Kruger talks about where else monogamy happens in the animal kingdom.

January 20, 2020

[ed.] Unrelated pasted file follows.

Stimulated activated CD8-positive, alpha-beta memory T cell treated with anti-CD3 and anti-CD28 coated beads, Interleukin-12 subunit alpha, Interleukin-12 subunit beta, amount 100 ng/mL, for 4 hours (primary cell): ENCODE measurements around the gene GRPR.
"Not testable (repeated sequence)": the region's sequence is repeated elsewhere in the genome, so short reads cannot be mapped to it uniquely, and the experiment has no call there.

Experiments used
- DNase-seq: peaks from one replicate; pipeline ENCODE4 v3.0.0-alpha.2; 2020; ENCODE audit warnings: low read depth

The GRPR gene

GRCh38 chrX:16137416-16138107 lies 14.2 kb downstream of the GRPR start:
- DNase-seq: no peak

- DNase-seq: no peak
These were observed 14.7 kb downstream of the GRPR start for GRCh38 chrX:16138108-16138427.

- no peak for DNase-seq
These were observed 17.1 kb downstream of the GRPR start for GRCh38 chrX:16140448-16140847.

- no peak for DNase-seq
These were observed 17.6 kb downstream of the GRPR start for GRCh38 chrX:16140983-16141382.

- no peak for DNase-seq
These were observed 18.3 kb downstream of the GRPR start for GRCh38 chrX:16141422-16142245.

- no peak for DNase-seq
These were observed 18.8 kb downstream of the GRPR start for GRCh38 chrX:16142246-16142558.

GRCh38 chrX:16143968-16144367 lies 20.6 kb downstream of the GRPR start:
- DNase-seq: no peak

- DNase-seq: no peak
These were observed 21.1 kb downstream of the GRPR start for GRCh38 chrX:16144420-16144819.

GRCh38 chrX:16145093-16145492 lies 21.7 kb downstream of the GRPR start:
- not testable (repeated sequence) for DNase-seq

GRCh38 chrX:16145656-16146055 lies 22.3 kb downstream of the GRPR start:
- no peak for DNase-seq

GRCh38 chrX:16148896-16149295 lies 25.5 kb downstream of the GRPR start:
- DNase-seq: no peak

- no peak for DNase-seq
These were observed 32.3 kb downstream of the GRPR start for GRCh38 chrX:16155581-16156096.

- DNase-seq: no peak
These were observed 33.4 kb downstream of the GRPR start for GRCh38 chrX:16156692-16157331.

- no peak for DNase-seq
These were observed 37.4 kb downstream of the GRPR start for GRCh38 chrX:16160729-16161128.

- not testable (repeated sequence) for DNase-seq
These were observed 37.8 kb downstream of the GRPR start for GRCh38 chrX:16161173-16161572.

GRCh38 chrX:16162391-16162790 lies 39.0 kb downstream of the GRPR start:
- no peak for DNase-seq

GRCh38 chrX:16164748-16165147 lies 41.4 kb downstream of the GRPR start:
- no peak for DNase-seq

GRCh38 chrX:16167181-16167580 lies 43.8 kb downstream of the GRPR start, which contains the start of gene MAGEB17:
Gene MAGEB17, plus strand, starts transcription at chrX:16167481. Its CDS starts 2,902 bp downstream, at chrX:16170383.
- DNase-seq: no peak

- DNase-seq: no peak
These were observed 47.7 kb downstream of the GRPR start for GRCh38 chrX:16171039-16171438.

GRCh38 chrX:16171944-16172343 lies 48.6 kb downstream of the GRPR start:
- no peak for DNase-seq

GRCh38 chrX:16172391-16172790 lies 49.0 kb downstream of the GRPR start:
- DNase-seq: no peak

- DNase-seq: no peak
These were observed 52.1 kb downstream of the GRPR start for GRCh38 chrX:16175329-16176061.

“Many animal species are more monogamous (or less polygynous) than humans. Quite a few likely qualify as “truly monogamous.” The greater the degree of polygyny, the greater the sexual dimorphism in physiology and behavior. Sexual dimorphism is a function of mating competition. The greater the level of polygyny, the greater the skew in male reproductive success, and the more intense male mating competition will be. The exaggerated size, elaborate ornamentation, and armaments seen in the males of highly dimorphic species are great investments of energy and other somatic resources that facilitate success in male mating competition. Because each individual has limited energy and resources, there is a trade-off between investment in mating competition and investment in paternal care of offspring and reproductive partners. Polygynous species tend to have less, if any, paternal investment.So, the more monogamous a species is, the more similar you would expect females and males to be in physiology and behavior. One of my favorite examples is Emperor penguins, in which females need to return to the sea to feed for two months after laying a large energetically expensive egg. The males care for the egg over the harsh winter with no food, huddling together for warmth and losing considerable weight. Both sexes have an enormous physiological investment for offspring, and are very similar in appearance (they have low sexual dimorphism). You probably cannot tell which are females and which are males, and in fact the penguins themselves cannot identify individuals by appearance. The have a unique little dance that they use to identify themselves and recognize their partners. Of course Emperor penguins are serially monogamous, they are faithful to their mate through the course of the year, but usually have a different mate in the next breeding season.”

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